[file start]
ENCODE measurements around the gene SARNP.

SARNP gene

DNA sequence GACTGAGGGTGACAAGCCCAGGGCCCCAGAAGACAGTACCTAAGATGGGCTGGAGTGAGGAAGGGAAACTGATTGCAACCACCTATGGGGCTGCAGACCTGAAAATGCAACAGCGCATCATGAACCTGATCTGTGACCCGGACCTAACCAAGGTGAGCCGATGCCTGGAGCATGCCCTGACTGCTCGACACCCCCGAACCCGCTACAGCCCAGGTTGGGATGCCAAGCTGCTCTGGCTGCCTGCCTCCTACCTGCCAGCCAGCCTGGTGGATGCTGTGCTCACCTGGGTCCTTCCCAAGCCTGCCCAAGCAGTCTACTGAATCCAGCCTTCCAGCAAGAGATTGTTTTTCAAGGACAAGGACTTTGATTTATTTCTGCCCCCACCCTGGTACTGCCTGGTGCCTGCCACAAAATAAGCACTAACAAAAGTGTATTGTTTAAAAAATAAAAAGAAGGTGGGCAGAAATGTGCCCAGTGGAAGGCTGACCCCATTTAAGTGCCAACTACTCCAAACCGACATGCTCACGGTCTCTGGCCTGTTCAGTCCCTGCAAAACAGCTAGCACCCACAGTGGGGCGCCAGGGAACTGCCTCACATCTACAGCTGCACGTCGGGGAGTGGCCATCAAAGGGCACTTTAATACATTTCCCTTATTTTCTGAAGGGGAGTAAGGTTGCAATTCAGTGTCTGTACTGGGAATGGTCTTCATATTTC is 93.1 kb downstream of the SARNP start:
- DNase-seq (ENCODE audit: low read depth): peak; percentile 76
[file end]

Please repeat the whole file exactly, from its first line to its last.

ENCODE measurements around the gene SARNP.

SARNP gene

DNA sequence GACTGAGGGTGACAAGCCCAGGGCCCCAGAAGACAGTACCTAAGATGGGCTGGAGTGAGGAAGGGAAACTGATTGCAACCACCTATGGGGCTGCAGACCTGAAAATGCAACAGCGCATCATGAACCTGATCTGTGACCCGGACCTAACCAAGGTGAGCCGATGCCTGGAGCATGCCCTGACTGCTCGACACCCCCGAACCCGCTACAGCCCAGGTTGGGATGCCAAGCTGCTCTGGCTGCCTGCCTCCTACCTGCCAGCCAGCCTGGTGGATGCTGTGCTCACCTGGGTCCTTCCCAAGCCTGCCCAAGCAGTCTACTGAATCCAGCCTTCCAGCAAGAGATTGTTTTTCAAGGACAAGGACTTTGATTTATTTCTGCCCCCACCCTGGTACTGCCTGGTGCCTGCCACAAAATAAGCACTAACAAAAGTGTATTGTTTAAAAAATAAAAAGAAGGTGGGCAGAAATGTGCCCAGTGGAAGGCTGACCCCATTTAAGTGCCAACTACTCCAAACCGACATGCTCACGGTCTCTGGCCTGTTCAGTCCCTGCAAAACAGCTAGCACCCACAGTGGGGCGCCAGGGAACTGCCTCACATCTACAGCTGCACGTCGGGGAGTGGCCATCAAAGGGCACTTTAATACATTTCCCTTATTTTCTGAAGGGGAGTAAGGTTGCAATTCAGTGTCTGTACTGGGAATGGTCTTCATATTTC is 93.1 kb downstream of the SARNP start:
- DNase-seq (ENCODE audit: low read depth): peak; percentile 76